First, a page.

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$1M grant will help rid noxious weeds from Great Burn

by MONTE TURNER
Mineral Independent | November 23, 2022 12:00 AM

The National Fish and Wildlife Foundation recently notified the Great Burn Conservation Alliance in Missoula that they were being awarded $1 million to restore native habitat in the Great Burn Ecosystem by 2026.

This donation is from the inaugural America the Beautiful Challenge which is a public-private grant program for locally led ecosystem restoration projects valued at $854,000 with the GBCA match of $240,000. This money will come from state grants, private foundations and local donors and is a terrific windfall for the organization.

“The Great Burn’s exceptional wildlife values are currently threatened by the spread of noxious weeds,” said Great Burn Conservation Alliance Co-Executive Director Hayley Newman. “Our project will identify and manage infestations in the region’s most remote areas to safeguard this important habitat.”

The Great Burn Recommended Wilderness is located in the Lolo National Forest on the Montana side, and the Nez Perce-Clearwater National Forest on the Idaho side. The Great Burn’s Lolo trailheads are primarily accessed from Interstate 90, via exits at Superior and St. Regis. The Idaho trailheads can be accessed at numerous points along Highway 12.

This ecosystem is a vast, remote landscape of wild public land that provides a critical wildlife corridor connecting the Crown of the Continent and Selkirk-Cabinet-Yaak ecosystems with central Idaho’s wildlands and the Greater Yellowstone Ecosystem.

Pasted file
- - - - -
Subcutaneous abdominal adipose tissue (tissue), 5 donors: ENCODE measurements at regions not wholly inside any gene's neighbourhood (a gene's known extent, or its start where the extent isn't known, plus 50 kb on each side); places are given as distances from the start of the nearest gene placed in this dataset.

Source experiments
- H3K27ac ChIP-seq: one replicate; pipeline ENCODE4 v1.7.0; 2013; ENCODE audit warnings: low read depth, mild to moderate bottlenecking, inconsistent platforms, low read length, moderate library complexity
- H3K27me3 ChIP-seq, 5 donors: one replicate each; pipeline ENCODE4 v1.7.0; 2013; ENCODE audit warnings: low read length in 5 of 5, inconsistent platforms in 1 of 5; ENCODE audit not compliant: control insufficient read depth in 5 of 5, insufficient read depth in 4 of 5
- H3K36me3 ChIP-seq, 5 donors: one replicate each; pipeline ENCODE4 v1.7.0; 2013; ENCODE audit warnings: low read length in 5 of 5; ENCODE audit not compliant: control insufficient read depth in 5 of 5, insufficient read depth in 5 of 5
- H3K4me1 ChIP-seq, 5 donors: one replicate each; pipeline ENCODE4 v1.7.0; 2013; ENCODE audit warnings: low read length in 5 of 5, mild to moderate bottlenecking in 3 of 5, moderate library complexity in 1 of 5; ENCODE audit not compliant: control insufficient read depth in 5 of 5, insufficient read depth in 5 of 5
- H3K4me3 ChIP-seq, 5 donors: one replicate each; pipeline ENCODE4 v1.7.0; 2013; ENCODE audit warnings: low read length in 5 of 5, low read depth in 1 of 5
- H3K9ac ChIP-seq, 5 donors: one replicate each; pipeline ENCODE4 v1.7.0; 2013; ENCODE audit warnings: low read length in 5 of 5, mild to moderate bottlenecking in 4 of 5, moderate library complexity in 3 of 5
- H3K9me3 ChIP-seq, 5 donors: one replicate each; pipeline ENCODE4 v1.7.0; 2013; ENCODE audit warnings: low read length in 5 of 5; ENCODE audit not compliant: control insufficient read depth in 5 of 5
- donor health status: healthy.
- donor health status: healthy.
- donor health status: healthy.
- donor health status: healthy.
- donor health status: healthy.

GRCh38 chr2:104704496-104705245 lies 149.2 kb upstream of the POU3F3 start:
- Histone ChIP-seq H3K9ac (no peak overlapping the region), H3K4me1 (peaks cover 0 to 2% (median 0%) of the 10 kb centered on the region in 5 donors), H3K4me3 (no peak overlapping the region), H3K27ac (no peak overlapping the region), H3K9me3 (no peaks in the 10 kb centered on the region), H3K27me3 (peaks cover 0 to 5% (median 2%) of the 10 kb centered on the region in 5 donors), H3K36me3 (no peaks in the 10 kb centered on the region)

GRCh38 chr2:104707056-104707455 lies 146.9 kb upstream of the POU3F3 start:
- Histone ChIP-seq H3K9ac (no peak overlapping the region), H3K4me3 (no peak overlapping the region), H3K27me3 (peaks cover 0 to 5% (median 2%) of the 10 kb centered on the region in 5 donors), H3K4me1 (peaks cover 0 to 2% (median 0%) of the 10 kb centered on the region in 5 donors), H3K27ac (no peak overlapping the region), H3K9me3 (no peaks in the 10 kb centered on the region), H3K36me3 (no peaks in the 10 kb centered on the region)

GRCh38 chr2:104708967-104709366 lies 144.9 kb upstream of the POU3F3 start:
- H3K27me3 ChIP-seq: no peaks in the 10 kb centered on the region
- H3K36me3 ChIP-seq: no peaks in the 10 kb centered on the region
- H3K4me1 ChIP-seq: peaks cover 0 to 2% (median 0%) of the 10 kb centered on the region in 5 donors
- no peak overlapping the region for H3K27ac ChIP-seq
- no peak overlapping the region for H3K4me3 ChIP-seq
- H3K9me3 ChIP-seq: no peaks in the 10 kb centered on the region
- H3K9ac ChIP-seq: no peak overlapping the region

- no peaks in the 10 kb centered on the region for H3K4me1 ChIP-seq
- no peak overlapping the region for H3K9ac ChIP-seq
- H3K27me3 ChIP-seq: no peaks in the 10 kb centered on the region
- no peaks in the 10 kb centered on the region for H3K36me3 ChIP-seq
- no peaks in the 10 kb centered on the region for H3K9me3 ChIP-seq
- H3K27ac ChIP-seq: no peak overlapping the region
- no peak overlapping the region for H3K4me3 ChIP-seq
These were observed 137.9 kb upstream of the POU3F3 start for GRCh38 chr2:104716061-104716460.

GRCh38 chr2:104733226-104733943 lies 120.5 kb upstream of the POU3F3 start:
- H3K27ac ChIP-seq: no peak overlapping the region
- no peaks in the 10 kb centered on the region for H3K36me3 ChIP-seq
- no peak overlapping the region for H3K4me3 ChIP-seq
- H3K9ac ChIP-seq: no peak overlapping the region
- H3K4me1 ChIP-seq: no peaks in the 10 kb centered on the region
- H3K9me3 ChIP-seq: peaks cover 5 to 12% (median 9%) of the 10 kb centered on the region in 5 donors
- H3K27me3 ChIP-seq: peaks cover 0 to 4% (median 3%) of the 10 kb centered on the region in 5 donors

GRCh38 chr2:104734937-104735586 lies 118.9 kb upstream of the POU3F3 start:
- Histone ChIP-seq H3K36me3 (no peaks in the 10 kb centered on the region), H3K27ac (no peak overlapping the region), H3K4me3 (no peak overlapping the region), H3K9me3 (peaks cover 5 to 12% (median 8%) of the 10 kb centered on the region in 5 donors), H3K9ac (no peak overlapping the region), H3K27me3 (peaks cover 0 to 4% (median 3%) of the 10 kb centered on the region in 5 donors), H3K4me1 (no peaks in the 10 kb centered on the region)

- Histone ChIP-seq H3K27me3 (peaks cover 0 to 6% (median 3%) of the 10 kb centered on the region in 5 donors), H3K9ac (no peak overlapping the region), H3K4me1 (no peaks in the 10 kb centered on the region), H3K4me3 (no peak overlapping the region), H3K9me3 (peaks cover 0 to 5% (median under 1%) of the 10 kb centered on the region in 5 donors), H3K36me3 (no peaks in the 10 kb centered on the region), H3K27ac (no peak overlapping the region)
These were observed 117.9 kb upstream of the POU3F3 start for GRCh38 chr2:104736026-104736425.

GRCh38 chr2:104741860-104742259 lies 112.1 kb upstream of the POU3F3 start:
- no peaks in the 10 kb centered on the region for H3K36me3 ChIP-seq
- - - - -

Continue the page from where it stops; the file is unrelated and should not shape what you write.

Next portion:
“The Great Burn ecosystem is home to two native mountain goat herds and a legendary elk herd as well as lynx, fisher, wolverine and rare native trout,” said Co-Executive Director Skye Borden. “It is also a key landscape for the recolonization of grizzly bears into the Bitterroot Ecosystem Recovery Zone. So, a wide range of species stand to benefit from this project.”

The Great Burn Restoration Project will restore native habitat through early detection and rapid response treatment of noxious weeds, combined with targeted outreach and education. The group plans to restore 3,300 acres of backcountry habitat by 2026 with the aid of this much needed grant.

The majority of program expenses will go toward full-time employee and field crew salaries. The group plans to announce new job listings for the project in January 2023.

“We are proud to create good paying jobs for our local gateway communities,” said Co-Executive Director Newman.

“We hope this work will also provide indirect benefits by improving wildlife populations and supporting the local wildlife-based recreational economy.”

The group plans to announce new job listings for the project in January 2023.

Each summer when the snow recedes, normally after July 4, volunteer trips are offered to the public at no cost. These are working trips ranging from weed pulls, campsite cleanup, wildlife scouting, or trail maintenance. But they are informal and fun whether you’re an experienced or first-time backpacker.

GBCA volunteer projects offer a great way to experience the wild Great Burn ecosystem. Depending on the project, work may start the first or second day, but they will always provide a good mix of work, hike, and downtime.

To learn more about these adventures, contact Skye Borden at (406) 531-6040 or skye@greatburn.org

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